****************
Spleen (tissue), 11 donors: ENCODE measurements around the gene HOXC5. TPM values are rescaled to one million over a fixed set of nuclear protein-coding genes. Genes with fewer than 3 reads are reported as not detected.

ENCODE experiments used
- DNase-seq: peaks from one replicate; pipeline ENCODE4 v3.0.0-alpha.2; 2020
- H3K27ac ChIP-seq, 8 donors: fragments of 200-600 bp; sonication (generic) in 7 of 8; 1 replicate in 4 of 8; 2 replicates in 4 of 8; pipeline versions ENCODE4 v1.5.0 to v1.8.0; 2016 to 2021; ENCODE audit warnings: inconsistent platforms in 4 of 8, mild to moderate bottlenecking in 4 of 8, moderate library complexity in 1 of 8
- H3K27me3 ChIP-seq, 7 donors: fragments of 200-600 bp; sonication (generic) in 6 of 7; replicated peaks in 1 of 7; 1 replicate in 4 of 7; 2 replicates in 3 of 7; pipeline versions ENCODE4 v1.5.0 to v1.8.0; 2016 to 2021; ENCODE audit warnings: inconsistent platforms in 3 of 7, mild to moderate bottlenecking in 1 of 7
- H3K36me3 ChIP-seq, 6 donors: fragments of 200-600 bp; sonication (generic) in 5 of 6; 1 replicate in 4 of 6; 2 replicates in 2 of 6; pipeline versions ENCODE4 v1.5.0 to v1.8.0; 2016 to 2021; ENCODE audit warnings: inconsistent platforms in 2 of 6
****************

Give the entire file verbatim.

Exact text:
Spleen (tissue), 11 donors: ENCODE measurements around the gene HOXC5. TPM values are rescaled to one million over a fixed set of nuclear protein-coding genes. Genes with fewer than 3 reads are reported as not detected.

ENCODE experiments used
- DNase-seq: peaks from one replicate; pipeline ENCODE4 v3.0.0-alpha.2; 2020
- H3K27ac ChIP-seq, 8 donors: fragments of 200-600 bp; sonication (generic) in 7 of 8; 1 replicate in 4 of 8; 2 replicates in 4 of 8; pipeline versions ENCODE4 v1.5.0 to v1.8.0; 2016 to 2021; ENCODE audit warnings: inconsistent platforms in 4 of 8, mild to moderate bottlenecking in 4 of 8, moderate library complexity in 1 of 8
- H3K27me3 ChIP-seq, 7 donors: fragments of 200-600 bp; sonication (generic) in 6 of 7; replicated peaks in 1 of 7; 1 replicate in 4 of 7; 2 replicates in 3 of 7; pipeline versions ENCODE4 v1.5.0 to v1.8.0; 2016 to 2021; ENCODE audit warnings: inconsistent platforms in 3 of 7, mild to moderate bottlenecking in 1 of 7
- H3K36me3 ChIP-seq, 6 donors: fragments of 200-600 bp; sonication (generic) in 5 of 6; 1 replicate in 4 of 6; 2 replicates in 2 of 6; pipeline versions ENCODE4 v1.5.0 to v1.8.0; 2016 to 2021; ENCODE audit warnings: inconsistent platforms in 2 of 6